Ebeid contends that under the New Jersey law, the state is paying a fair price for work that's awarded to contractors operating in the U.S. Ebeid also said that he believes offshoring wouldn't be considerably cheaper -- though he conceded that he couldn't provide data to back up that assertion, because the state doesn't seek bids from outsourcers looking to take work offshore.

He noted, however, that the state continues to select IT vendors based both on technical competence and the projected cost to taxpayers.

Today, observers say that it's difficult to know exactly how much public-sector IT work goes offshore. For example, support services included with packaged application products purchased by a state may be handled offshore.

Meanwhile, the TechServe Alliance (formerly the National Association of Computer Consultants) analyzed federal labor data on IT-related occupations and found that IT employment peaked last November at 4.06 million jobs. By the end of April, that figure had declined to 3.87 million, the alliance said.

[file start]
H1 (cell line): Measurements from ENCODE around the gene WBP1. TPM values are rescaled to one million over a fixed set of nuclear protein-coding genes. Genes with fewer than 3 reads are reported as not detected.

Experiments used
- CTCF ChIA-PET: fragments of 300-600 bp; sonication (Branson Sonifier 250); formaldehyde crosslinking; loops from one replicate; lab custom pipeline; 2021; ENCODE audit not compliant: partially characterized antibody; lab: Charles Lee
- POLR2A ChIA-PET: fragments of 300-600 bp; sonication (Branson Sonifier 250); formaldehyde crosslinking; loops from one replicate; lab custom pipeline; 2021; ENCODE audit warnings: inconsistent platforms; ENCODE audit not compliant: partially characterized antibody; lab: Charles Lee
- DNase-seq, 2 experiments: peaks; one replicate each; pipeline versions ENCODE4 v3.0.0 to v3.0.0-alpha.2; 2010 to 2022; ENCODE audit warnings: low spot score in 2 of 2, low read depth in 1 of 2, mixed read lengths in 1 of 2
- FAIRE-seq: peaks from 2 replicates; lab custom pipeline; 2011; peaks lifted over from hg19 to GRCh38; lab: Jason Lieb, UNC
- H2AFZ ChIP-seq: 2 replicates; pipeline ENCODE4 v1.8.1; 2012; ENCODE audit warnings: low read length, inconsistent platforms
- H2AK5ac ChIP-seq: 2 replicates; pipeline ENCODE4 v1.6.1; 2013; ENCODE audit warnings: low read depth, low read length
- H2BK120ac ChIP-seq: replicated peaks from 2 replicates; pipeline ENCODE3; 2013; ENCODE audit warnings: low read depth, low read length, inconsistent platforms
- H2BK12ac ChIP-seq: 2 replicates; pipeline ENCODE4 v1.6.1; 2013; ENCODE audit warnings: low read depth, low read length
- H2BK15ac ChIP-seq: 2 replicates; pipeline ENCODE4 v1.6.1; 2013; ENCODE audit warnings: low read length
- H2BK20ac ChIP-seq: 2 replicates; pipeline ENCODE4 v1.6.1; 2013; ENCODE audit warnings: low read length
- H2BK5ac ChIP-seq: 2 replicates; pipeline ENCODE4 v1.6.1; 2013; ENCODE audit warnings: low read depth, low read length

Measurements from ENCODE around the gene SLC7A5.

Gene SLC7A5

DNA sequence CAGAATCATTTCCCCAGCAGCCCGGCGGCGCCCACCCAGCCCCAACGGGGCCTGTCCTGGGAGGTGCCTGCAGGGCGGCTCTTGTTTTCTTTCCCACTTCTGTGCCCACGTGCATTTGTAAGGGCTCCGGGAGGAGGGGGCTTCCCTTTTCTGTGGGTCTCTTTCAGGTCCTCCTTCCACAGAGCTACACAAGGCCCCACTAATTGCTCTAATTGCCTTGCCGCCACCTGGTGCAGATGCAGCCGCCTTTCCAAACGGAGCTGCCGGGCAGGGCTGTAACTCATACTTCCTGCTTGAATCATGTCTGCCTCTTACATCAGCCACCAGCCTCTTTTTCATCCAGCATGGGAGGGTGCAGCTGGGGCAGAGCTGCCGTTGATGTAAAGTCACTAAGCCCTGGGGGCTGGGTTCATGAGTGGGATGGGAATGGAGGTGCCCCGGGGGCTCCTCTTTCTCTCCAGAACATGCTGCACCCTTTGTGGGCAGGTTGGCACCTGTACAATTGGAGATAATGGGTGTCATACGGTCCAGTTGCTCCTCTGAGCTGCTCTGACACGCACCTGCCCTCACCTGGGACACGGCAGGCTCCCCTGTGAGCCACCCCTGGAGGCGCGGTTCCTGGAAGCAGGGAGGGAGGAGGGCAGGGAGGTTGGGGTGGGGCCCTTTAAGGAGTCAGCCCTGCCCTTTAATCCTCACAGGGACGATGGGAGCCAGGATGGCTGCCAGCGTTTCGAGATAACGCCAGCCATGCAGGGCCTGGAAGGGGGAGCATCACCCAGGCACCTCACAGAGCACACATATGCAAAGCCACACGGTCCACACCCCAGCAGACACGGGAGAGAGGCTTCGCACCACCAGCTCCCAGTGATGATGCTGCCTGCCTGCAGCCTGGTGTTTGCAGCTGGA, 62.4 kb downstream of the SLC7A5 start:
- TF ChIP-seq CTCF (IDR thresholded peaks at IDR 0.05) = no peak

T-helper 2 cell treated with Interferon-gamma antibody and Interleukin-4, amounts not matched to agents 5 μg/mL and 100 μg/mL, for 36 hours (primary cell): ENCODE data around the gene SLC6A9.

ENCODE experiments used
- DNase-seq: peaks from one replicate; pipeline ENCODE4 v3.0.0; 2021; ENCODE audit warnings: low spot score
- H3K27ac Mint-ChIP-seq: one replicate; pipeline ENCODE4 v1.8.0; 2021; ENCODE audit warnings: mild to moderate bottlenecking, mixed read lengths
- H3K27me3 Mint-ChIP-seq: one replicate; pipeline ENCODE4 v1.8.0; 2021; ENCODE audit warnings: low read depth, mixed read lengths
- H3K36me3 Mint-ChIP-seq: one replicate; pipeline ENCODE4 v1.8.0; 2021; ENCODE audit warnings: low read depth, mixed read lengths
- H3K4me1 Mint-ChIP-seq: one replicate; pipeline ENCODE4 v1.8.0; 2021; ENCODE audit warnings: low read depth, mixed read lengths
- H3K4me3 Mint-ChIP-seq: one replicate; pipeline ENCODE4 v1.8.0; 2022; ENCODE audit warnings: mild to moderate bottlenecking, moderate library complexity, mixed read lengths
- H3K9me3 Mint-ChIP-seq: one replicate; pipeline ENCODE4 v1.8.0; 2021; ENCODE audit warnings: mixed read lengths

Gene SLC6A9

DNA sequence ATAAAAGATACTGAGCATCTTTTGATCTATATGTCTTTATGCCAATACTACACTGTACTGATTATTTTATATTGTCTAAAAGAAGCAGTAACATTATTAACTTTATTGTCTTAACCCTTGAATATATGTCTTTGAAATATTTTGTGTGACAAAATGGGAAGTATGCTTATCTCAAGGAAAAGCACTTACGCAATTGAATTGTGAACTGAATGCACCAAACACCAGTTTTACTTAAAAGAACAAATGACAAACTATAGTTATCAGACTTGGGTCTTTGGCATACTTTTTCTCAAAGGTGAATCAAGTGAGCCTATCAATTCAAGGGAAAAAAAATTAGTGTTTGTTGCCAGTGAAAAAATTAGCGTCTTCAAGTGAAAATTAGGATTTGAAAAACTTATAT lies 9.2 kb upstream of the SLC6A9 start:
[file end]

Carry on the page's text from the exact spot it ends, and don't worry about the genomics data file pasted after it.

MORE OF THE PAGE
Companies "are still cutting, and I think there will be some more cuts," said Steve Watson, international chairman and managing director of recruiting firm Stanton Chase International in Dallas.

But Watson also noted that he's optimistic that hiring will resume by the end of 2009 due to a pent-up demand for corporate and government IT projects.

This story, "Budget Woes Could Boost Government Offshoring" was originally published by Computerworld.

Copyright © 2009 IDG Communications, Inc.